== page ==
We're Number One?

By Josh Cohen May 19, 2010

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The League of American Bicyclists just released their annual ranking of Bicycle Friendly States and, for the third-year running, Washington is ranked number one.

The rankings are based on a 95-question survey evaluating legislation, policies and programs, infrastructure, education, evaluation, and enforcement. Washington ranked second, third, second, first, tenth, and 27th in each category, respectively.

There is no doubt that Washington deserves a high ranking on the list. Seattle's issues aside, we have great biking infrastructure—like the Mountains-to-Sound greenway trail network, which consists of more than 100 miles of off-road trails from Seattle to central Washington (though it has some significant gaps along the way). The Olympic Discovery Trail is under construction (with over 30 miles completed). Once that's finished, bicyclists will be able to ride from Port Townsend to the Pacific Ocean without riding on the side of a single road. In addition to the Seattle-based Cascade Bicycle Club (the largest bike club in the nation) and Bicycle Alliance of Washington, there are more than two dozen other bike advocacy groups in the state.

"I'm always delighted because it's great to be number one," said Barbara Culp, Bicycle Alliance of Washington executive director. "But I would love to see use ranked first in all categories and we have a lot of work to do to get to that point. You still have to do hard work if you're an A student."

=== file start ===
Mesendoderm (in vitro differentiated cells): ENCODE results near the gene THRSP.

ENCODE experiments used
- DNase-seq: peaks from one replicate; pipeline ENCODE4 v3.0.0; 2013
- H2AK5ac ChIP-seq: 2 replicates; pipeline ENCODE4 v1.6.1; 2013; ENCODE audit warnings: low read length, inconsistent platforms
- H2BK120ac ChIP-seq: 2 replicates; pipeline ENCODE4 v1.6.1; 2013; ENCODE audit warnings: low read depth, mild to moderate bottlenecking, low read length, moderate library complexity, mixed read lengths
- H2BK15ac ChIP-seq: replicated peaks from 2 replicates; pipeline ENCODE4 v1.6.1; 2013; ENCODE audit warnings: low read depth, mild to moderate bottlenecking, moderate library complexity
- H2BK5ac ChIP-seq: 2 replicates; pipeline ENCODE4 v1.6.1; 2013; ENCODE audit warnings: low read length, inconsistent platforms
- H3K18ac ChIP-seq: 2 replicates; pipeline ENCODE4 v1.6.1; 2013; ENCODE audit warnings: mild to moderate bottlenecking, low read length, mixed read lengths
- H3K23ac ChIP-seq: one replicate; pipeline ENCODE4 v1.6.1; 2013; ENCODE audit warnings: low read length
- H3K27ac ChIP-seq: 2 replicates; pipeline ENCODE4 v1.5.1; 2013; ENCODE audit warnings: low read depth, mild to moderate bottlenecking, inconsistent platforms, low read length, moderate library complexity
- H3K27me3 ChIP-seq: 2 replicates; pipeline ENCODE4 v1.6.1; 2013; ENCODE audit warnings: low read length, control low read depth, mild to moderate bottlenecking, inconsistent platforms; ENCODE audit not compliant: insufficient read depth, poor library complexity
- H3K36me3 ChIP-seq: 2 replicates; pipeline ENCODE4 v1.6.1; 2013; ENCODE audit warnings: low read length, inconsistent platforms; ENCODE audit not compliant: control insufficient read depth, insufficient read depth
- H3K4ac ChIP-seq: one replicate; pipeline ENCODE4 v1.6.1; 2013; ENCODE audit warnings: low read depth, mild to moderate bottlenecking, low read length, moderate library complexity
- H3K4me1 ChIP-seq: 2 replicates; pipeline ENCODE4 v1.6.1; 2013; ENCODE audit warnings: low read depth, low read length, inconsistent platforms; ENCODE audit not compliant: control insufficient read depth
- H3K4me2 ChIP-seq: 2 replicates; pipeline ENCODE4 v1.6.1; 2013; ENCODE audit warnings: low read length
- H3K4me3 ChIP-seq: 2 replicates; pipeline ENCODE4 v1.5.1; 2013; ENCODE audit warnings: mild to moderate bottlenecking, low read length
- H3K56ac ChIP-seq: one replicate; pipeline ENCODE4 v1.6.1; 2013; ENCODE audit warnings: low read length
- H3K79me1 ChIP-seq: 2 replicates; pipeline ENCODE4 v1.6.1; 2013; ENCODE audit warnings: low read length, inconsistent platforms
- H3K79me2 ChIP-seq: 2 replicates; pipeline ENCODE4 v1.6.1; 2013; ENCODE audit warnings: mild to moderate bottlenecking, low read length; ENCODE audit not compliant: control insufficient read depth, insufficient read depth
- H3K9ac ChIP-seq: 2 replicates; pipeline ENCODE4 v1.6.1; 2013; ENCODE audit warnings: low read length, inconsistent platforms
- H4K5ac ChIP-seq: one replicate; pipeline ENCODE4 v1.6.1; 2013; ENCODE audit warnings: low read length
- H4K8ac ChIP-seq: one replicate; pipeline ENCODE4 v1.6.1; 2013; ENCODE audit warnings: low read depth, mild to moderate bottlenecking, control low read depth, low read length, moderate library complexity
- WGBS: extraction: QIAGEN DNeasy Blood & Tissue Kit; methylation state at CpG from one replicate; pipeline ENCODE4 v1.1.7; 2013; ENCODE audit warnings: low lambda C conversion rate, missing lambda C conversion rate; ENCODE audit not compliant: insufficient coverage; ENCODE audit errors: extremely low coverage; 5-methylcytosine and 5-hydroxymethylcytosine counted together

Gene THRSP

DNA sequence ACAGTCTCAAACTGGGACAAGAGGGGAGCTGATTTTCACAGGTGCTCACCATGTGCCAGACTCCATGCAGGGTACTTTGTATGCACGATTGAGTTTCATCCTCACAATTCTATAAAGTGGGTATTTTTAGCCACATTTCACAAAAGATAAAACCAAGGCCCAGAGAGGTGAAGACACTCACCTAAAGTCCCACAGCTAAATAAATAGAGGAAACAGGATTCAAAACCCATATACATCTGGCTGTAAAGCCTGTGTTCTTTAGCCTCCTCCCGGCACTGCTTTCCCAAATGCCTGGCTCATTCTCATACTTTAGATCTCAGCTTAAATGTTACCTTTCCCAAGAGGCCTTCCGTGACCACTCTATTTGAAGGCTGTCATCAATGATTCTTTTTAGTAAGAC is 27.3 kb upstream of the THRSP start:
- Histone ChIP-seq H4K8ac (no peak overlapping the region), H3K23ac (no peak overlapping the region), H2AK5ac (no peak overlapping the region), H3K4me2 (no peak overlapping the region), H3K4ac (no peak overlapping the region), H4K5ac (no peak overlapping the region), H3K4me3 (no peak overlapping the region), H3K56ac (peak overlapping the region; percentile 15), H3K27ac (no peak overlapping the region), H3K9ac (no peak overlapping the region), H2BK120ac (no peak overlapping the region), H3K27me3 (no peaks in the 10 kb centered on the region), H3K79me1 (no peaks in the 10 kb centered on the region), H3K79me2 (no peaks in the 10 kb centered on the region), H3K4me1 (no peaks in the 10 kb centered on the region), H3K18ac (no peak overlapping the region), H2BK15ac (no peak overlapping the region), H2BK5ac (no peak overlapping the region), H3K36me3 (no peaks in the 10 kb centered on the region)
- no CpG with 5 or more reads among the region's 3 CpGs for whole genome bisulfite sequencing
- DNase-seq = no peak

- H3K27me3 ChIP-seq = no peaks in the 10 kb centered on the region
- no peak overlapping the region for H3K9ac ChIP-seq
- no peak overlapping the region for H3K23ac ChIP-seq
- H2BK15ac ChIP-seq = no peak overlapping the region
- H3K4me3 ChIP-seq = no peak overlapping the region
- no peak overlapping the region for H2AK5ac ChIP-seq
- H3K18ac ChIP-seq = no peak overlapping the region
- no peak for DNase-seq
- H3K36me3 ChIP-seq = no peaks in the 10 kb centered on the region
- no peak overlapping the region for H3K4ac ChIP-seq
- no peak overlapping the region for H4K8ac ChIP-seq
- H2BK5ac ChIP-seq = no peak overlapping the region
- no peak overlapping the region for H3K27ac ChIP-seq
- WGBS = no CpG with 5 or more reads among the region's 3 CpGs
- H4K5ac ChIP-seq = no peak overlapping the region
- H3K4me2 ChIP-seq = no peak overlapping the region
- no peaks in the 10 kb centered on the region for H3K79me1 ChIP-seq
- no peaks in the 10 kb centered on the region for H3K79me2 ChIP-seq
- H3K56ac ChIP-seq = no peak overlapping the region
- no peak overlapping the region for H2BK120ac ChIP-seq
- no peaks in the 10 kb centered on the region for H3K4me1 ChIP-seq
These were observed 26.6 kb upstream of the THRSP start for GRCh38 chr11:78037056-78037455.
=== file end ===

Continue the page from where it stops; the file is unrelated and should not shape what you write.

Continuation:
The League of American Bicyclists is a large, well-respected national advocacy organization. Their rankings certainly carry more weight than the recent Bicycling magazine list of America's best bike cities (Seattle was, somewhat arbitrarily, listed as fourth-best). But despite all the good things about the state, it's hard to accept the ranking at face value in light of some glaring recent examples of Washington's lip service to bicycles.

The first, and worst, example is the loss of state Sen. Joe McDermott's (D-34) Vulnerable Users bill. The bill would have increased penalties against negligent drivers who killed bicyclists, pedestrians, and other "vulnerable" roadway users. In essence, "I didn't see them" would no longer be a free pass for drivers at fault. But the bill died (twice, in fact). Oregon, which ranked fifth on the League's list, passed a similar vulnerable users bill in 2007.

A second pro-bicycle bill died last session as well. Kennewick Sen. Brad Klippert's (R-8) seemingly uncontroversial bill would have increased driver education about bicycles and pedestrians in traffic school. It made it out of the House, but died in Senate rules committee, in large part because the Sen. McDermott's Vulnerable User bill was attached as an amendment in a last-ditch effort to get it passed.  Killing a bill that would better educate drivers to improve bike and pedestrian safety in order to also kill a bill that would increase penalties against drivers who negligently kill bicyclists and pedestrians doesn't exactly smack of "bicycle-friendliness."

Culp says that even when pro-bicycle legislation gets passed, Washington is bad at enforcing the laws (the state ranked 27th on enforcement, its lowest ranking). She points to laws about passing cyclists that rarely get enforced. Washington has a law mandating that cars pass cyclists at a safe distance and don't merge back until they've safely passed. Obviously, this law is difficult to enforce—the police can't be everywhere all the time—but based on the frequency with which drivers buzz by and cut off cyclists (I'd say it happens at least once per ride for me), the law could use some improvement.
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